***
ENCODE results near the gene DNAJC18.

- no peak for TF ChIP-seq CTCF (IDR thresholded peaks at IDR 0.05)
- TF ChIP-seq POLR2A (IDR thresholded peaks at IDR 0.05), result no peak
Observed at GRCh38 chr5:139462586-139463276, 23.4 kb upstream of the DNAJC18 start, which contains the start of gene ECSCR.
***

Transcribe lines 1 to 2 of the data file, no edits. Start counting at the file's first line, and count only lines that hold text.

ENCODE results near the gene DNAJC18.

- no peak for TF ChIP-seq CTCF (IDR thresholded peaks at IDR 0.05)